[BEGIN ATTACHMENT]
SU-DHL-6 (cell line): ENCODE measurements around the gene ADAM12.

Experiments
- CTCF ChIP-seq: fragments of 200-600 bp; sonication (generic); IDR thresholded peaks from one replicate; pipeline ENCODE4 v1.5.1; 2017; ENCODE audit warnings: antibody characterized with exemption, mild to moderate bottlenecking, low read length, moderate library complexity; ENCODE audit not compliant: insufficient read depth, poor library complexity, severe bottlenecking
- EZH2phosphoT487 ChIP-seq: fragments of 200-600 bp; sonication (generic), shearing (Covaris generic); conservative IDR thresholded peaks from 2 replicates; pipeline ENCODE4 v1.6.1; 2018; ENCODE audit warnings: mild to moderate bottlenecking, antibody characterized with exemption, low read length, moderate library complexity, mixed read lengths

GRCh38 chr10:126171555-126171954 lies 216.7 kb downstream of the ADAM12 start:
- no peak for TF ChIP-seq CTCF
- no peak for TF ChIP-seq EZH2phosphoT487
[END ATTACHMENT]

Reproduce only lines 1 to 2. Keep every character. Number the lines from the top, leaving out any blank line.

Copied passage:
SU-DHL-6 (cell line): ENCODE measurements around the gene ADAM12.

Experiments